Asian feminist theologians challenge traditional readings of the Bible, which tended to ignore women or downplay their contribution. Instead, they draw upon stories such as that of the Samaritan woman, the Syrophoenecian woman as well as the figure of Mary, the mother of Jesus who is seen as the first fully liberated human by Indonesian writer Marianne Katoppo.[5]


Unlike some Western feminists, Asian feminist theologians have little problem with the language used to speak about God, or the gender of Jesus. Indeed, for some such as Virginia Fabella, the very fact that Jesus is male is advantageous. She writes ‘among Asian women, the maleness of Jesus has not been a problem for we see it as ‘accidental’ to the salvific process. His maleness was not essential but functional. By being male, Jesus could more repudiate more effectively the male definition of humanity and show the way to a right and just male-female relationship’.[6]

The Asian feminist understanding of God is holistic and ecological. This approach sees God in all life (Panentheism) and views God as the creative power that sustains life. There is an emphasis on relationality of humans, other life-forms and God. Chung Hyun Kyung states ‘Asian women emphasize the importance of community in their theologies because only in community can humanity reflect God and fulfil the image of God’.[7]

It also moves away from the dualism of Western approaches that insist on a divide between mind/body, nature/culture, male/female. Instead, God is seen to easily possess both masculine and feminine qualities. Padma Gallup of India claims that Western Christianity has lost this inclusive understanding as it is too ‘wrapped in layers of ponderous patriarchy, Zoroastrian dualism, Greek philosophy, and the ethics of the marketplace and morality of the dominant male of the Puritan tradition’.[8]


For many Asian women, the images of Christ that were propagated during the colonial era are unhelpful. The notion of Jesus as Lord reinforced servility to colonial authorities, and the image of Jesus as the Suffering Servant encouraged passiveness and docility. Virginia Fabella writes ‘Asian women have been “lorded over” for centuries and all the major religions including Christianity have contributed to this sinful situation’.[9]

Instead, they have understood Jesus as a liberator, who has come to set people free both spiritually and from their earthly bondage of socio-economic oppression. Asian feminists have emphasised how Jesus sought out the poor and marginalized within society, and noted his ministry with women (Mark 5:25-34; Mark 5:35-43; Luke 7:11-17; Luke 13:10-17; John 4:1–42; Matthew 15:21–28) as well as his female disciples (Matthew 27:55-56; Mark 15:40-41; Luke 8:1-3; John 20:14-18).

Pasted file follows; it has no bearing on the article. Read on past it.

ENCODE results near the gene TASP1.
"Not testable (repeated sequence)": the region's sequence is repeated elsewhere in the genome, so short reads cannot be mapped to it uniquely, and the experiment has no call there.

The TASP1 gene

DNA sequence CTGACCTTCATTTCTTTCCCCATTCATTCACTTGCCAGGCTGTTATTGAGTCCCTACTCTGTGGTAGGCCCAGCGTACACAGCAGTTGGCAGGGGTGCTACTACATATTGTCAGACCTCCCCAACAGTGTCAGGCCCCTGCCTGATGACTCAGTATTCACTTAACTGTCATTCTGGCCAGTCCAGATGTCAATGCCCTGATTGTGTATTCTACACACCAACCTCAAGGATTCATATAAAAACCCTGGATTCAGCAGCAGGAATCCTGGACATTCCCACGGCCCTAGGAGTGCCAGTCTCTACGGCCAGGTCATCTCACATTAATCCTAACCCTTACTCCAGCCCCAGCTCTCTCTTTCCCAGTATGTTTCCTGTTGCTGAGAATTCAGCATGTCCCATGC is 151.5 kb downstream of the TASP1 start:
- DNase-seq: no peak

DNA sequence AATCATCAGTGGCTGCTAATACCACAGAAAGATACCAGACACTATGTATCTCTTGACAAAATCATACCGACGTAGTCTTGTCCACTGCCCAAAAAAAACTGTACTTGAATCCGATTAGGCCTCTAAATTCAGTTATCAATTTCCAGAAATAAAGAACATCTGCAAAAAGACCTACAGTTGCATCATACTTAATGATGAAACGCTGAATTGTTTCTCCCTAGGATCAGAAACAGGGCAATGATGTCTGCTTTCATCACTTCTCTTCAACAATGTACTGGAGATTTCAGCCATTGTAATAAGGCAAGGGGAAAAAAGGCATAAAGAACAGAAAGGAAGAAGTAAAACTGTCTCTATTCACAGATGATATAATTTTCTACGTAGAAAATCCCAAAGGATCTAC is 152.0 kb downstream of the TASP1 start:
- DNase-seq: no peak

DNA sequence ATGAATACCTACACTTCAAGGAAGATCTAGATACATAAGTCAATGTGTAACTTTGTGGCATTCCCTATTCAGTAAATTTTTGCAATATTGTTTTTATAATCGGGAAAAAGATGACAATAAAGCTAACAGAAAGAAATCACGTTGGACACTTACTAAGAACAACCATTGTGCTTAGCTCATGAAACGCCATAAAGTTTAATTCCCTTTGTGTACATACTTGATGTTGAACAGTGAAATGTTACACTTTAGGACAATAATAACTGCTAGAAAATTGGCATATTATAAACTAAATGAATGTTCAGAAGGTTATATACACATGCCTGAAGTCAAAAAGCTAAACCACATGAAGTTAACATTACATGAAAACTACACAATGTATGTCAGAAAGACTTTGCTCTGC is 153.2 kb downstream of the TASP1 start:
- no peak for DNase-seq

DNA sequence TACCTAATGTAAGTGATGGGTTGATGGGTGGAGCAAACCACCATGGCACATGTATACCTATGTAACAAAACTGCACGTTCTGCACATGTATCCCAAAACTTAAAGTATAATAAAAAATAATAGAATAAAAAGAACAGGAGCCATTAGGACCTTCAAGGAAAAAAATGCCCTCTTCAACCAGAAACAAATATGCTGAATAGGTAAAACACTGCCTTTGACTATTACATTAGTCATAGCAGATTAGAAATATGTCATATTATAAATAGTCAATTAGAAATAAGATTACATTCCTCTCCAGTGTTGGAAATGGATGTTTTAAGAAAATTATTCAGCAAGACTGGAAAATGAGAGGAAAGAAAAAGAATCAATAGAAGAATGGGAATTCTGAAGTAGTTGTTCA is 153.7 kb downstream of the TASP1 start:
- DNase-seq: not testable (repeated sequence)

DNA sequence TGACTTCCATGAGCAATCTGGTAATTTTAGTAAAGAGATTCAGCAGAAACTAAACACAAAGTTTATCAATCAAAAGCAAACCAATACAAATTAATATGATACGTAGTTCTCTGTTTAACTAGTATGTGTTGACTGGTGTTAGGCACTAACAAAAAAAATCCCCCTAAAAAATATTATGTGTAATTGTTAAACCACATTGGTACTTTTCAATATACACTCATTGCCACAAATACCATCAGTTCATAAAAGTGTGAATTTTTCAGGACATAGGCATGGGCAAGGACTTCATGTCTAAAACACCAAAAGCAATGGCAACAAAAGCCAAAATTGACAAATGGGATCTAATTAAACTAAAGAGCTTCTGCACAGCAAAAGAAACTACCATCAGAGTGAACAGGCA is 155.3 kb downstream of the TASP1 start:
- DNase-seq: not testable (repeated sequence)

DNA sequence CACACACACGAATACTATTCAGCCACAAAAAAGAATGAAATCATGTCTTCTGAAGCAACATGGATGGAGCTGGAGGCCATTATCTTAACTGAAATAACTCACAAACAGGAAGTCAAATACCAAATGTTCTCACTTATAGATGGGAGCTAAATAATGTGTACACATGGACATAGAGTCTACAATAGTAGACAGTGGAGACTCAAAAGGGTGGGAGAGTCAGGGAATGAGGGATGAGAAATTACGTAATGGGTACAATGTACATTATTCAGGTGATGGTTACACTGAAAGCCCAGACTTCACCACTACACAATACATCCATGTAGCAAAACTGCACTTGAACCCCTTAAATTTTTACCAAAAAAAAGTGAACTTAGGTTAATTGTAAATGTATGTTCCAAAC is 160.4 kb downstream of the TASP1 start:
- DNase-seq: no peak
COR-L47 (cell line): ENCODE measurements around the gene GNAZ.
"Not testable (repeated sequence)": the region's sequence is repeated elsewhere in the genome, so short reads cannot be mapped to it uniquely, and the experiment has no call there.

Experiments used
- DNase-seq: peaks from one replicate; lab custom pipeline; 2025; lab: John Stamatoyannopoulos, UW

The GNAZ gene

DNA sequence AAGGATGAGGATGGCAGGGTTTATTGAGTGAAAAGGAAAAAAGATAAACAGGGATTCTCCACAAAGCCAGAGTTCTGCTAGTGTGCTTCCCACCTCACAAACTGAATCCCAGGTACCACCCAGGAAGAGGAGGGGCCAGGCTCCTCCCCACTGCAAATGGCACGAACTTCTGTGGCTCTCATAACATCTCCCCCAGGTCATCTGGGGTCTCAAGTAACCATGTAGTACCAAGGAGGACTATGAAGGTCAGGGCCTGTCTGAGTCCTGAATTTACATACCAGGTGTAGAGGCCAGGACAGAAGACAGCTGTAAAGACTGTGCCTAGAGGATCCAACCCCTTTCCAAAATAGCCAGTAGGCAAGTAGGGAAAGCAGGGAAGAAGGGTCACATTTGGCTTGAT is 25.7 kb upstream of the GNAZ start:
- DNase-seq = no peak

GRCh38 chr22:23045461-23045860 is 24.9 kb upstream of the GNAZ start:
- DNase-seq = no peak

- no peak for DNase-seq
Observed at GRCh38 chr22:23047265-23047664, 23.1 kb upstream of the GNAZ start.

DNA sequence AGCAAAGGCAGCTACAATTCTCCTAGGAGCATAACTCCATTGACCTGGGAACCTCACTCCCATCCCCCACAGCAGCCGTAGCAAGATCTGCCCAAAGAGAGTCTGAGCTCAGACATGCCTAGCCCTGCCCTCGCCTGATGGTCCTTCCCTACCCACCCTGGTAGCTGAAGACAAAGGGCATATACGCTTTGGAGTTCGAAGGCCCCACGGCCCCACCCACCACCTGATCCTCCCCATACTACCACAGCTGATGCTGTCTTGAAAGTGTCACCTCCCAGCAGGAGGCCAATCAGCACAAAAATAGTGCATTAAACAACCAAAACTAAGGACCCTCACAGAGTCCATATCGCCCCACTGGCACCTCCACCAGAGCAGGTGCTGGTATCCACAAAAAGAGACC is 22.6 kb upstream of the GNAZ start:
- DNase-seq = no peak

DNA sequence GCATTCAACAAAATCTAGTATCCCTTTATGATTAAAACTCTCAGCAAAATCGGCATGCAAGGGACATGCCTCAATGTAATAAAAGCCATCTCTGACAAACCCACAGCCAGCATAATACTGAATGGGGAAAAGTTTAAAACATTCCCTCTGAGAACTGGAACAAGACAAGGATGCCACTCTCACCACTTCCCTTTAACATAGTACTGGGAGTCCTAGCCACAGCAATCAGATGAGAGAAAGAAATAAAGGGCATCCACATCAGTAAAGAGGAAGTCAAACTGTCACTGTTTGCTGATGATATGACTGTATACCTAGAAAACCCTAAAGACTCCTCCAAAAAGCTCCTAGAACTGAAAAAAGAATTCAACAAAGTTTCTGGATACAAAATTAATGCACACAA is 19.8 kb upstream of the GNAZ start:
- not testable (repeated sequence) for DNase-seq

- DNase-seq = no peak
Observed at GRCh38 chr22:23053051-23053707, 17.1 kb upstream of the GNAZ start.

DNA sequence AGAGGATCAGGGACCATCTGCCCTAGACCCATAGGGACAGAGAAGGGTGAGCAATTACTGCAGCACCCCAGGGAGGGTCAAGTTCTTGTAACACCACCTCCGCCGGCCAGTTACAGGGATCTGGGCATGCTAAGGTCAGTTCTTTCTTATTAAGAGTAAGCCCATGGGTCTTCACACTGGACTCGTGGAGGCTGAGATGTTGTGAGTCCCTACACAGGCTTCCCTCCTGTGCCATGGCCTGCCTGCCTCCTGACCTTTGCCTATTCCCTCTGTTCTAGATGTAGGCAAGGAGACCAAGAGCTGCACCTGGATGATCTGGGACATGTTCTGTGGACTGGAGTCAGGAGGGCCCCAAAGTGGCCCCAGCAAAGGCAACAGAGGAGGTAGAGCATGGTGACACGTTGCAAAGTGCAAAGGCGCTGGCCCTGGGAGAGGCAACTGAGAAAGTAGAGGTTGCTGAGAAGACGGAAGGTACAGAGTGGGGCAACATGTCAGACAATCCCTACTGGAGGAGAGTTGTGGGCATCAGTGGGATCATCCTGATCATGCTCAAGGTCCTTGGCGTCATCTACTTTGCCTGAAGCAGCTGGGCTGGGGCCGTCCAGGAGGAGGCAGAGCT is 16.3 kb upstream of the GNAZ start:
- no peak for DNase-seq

Other notions of Christ include a reworking of his suffering to mean that he is compassionate and deeply empathetic and understanding of the suffering faced by many Asian women; and an organic model of Christology as advocated by Kwok who looks at Jesus’ use of metaphors from nature (John 4:14; John 6:35; John 15:1-8).[10]


Spirituality for many Asian feminist theologians involves both body and soul in harmony and focuses on the joyful celebration of life. Specifically, the female body is embraced and loved, reacting against traditions such as female infanticide and sex tourism that devalue female bodies. This spirituality is holistic and life-affirming, exhorting women’s procreative power and emphasizing interconnection with all living things.


Asian feminist theologians see sexuality is an important part of spirituality. For some such as Elizabeth Dominguez, sensuality and erotic love is to be embraced as God has intended it to be the purest form of human communion. Reacting against traditional church teachings that inhibit the eroticism of women, for Asian feminist theologians, a woman’s sensuality is something that is liberating and freeing, allowing them to feel deeply towards God and others.


  1. Kwok Pui-lan (2000). Introducing Asian Feminist Theology. Sheffield: Sheffield Academic Press. ISBN 9781841270661.
  2. "Asian Feminist Theology | Drew Theological School | Drew University". Retrieved 2016-10-24.
  3. Chung Hyun Kyung (1990). Struggle to Be the Sun Again: Introducing Asian Women's Theology. Orbis Books. p. 138. ISBN 9780883446843.
  4. Chung. Struggle to Be the Sun Again. p. 143.
  5. Katoppo, Marianne (2000). Compassionate and Free: An Asian Woman's Theology. Eugene, OR: Wipf & Stock Pub. ISBN 9781579105228.
  6. Fabella, Virginia; Park, Sun Ai Lee (1990). We Dare to Dream: Doing Theology as Asian women. Maryknoll, N.Y.: Orbis. p. 4.
  7. Chung. Struggle to Be the Sun Again. p. 49.
  8. Quoted in Chung Hyun Kyung (1994). "To Be Human Is to be Created in God's Image". In King, Ursula. Feminist Theology from the Third World. Maryknoll, NY: Orbis Books. pp. 251–258.
  9. Fabella; Park. We Dare to Dream. p. 10.
  10. Kwok Pui-Lan (May 1997). "Ecology and Christology". Feminist Theology. 5 (15): 113–125. doi:10.1177/096673509700001508.